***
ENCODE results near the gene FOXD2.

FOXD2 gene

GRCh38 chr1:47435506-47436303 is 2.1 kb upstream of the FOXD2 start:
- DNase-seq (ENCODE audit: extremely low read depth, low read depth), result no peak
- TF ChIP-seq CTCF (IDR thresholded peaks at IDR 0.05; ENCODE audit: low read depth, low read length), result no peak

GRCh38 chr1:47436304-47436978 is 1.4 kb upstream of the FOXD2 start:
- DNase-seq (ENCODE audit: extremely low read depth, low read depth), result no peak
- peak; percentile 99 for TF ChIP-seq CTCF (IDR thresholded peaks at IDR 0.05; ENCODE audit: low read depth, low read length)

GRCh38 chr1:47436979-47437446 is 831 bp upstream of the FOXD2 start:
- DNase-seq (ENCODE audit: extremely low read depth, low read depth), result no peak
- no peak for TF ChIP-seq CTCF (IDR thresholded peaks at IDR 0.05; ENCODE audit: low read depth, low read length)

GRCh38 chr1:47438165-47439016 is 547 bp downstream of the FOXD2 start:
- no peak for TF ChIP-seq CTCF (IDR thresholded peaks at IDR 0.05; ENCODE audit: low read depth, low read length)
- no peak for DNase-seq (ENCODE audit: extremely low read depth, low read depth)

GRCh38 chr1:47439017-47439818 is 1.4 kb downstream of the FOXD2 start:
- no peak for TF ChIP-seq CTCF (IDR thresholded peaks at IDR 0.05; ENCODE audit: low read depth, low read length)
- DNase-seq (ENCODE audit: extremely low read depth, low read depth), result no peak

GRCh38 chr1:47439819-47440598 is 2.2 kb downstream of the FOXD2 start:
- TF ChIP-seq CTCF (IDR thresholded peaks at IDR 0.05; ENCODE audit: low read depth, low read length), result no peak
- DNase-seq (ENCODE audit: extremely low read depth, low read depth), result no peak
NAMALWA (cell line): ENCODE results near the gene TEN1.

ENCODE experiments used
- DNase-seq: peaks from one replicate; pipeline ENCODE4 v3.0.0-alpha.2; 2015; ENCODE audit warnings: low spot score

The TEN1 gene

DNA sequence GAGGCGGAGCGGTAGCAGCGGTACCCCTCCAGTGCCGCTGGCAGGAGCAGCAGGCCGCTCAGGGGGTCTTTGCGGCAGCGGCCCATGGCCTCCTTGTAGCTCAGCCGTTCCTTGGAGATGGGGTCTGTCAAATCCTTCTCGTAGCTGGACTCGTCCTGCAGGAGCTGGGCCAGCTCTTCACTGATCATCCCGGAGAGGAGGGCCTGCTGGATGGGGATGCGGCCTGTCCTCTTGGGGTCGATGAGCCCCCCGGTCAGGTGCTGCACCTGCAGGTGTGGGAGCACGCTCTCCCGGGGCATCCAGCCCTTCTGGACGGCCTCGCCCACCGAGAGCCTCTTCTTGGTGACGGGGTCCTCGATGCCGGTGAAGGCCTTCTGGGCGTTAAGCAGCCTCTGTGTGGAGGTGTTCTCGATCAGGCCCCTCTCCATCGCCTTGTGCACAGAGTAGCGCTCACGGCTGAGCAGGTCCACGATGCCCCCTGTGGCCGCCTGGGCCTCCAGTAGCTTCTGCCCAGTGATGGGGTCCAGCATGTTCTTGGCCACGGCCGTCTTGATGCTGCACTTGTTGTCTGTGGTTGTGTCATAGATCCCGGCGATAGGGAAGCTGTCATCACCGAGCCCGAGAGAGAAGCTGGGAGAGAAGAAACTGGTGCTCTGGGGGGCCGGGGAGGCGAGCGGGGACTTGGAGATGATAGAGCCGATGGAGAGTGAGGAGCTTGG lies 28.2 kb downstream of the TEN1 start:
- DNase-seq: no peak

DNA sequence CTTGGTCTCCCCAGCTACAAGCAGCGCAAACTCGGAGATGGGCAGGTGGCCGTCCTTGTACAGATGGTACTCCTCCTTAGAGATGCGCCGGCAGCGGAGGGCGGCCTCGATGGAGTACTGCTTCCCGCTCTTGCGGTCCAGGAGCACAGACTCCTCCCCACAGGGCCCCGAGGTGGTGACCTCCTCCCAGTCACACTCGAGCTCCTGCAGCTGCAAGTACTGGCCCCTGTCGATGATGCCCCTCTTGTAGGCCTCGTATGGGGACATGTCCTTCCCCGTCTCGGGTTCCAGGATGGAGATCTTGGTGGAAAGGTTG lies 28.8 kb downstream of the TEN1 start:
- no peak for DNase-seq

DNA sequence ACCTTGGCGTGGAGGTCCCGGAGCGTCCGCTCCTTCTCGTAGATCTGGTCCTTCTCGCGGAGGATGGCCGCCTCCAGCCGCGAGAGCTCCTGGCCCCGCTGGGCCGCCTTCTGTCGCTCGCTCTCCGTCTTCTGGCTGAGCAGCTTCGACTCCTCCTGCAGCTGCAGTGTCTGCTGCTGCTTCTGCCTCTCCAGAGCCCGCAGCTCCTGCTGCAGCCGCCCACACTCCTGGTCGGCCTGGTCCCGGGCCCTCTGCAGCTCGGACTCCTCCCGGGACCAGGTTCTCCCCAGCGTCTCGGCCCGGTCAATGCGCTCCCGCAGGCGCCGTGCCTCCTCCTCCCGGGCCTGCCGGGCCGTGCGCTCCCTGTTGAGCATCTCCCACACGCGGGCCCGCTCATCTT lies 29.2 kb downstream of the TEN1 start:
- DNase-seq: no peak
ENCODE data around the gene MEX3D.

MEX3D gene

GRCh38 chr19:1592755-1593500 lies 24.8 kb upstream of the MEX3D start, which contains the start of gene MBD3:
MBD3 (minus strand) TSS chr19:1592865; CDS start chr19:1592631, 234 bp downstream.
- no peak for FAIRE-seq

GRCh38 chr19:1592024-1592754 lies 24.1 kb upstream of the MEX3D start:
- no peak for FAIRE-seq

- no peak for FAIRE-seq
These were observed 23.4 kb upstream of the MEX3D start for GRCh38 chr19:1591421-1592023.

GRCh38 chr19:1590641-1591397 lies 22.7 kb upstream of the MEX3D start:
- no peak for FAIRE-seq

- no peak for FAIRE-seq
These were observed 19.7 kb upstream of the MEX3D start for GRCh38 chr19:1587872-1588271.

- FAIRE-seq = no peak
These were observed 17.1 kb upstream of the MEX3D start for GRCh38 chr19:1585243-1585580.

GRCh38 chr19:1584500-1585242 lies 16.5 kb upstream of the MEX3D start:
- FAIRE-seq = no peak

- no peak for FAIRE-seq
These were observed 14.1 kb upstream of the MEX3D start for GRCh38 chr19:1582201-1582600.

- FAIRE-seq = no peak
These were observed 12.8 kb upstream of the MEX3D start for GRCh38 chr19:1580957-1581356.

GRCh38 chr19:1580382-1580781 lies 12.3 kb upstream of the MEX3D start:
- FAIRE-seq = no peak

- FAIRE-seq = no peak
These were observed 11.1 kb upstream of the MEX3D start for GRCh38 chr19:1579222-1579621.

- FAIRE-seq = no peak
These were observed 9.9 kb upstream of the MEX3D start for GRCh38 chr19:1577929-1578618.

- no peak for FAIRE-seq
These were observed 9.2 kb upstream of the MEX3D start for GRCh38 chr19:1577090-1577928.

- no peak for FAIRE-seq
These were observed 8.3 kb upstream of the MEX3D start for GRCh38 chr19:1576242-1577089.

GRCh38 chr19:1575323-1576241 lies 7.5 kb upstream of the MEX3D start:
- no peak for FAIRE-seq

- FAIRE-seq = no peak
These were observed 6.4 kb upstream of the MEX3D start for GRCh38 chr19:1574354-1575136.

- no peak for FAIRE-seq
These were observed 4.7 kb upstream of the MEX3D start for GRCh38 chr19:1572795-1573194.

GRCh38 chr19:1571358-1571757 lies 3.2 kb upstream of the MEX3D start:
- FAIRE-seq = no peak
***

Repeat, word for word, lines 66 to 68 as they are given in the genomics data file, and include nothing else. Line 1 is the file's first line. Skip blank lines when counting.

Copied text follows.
- no peak for FAIRE-seq
These were observed 4.7 kb upstream of the MEX3D start for GRCh38 chr19:1572795-1573194.

GRCh38 chr19:1571358-1571757 lies 3.2 kb upstream of the MEX3D start: